There is usually a camera crew or 2 (or more) at each show filming for existing TV shows or for new ones. Stars are seen all the time, please respect them as they are just trying to be “normal”. Most are very nice if you want to say hi. Something to keep in mind that if you want to be on TV and not on the cutting room floor act normal and not stare at the camera, they don’t like that. There are also news crews from the local stations and some of the trade magazine people.
For the tech savvy and even those of you (and us) that just dabble there is now an app for your smart phone. It is called Brimfield Flea Finder and will let you find where you parked your car, nearest bathrooms, and ATMs. It will also allow you to search for dealers of stuff you are looking for, mark where you saw something you were interested in, or where you bought something. It is GPS based and also has important info like field times. I will say that is a product that is long overdue as I have seen those that have used antique methods to do the same thing (yes I did not miss the irony).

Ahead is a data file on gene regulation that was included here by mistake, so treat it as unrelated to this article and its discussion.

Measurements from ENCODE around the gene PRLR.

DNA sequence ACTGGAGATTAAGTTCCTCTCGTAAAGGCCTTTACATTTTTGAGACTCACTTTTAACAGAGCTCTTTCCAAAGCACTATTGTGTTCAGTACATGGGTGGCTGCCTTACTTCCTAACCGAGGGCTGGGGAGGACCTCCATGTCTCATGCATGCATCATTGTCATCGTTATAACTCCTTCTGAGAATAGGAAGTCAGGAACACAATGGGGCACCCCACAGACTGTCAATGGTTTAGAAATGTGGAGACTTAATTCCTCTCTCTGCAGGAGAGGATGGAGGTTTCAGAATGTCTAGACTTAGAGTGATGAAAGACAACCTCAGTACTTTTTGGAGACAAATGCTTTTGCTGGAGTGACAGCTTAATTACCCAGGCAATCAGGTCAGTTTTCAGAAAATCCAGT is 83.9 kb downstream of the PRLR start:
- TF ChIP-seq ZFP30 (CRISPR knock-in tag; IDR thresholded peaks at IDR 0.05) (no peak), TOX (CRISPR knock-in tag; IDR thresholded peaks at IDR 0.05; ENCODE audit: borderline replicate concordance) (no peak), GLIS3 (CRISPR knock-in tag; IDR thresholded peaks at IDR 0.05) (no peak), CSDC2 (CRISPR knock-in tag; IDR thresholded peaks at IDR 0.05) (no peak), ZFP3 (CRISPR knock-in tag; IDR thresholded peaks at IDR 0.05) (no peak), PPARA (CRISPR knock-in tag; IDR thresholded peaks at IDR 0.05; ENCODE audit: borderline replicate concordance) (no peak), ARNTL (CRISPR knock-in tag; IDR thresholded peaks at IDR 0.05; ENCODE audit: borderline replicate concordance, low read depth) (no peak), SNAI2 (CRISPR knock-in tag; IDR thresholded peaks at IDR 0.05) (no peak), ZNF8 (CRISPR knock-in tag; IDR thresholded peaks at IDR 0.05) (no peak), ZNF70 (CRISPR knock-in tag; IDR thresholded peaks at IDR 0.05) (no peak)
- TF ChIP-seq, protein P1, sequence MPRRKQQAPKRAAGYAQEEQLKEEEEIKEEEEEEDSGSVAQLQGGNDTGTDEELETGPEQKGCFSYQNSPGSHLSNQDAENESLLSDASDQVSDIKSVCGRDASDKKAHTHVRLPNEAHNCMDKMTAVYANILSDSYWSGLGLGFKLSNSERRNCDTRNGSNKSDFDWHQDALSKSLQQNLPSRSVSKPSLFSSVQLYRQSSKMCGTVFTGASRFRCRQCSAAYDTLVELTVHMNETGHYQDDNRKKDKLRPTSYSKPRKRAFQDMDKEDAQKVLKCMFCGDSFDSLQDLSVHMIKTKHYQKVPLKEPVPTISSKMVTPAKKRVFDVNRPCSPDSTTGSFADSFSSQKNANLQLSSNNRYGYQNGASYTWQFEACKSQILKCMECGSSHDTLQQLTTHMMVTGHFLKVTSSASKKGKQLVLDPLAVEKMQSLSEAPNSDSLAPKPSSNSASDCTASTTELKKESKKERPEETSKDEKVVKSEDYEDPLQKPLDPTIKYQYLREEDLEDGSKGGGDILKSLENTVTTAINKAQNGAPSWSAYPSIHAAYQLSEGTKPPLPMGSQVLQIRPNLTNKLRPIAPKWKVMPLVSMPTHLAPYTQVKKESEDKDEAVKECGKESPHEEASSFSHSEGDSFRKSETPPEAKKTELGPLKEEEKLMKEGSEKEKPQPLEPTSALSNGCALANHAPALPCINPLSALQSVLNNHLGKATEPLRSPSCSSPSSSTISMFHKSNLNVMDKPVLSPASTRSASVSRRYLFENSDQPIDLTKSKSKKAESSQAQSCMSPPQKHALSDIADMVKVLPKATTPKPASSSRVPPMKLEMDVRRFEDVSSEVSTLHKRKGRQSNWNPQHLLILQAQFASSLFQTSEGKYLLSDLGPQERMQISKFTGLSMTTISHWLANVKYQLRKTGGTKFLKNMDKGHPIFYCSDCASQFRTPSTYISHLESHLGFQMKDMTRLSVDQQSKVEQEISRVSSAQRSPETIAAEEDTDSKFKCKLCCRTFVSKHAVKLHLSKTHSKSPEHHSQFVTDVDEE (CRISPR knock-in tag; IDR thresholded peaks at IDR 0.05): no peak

If you haven’t gone yet you now have no excuse. Remember go and have fun. For us it is the busiest and most relaxing week all year, yes it sounds odd but it is true.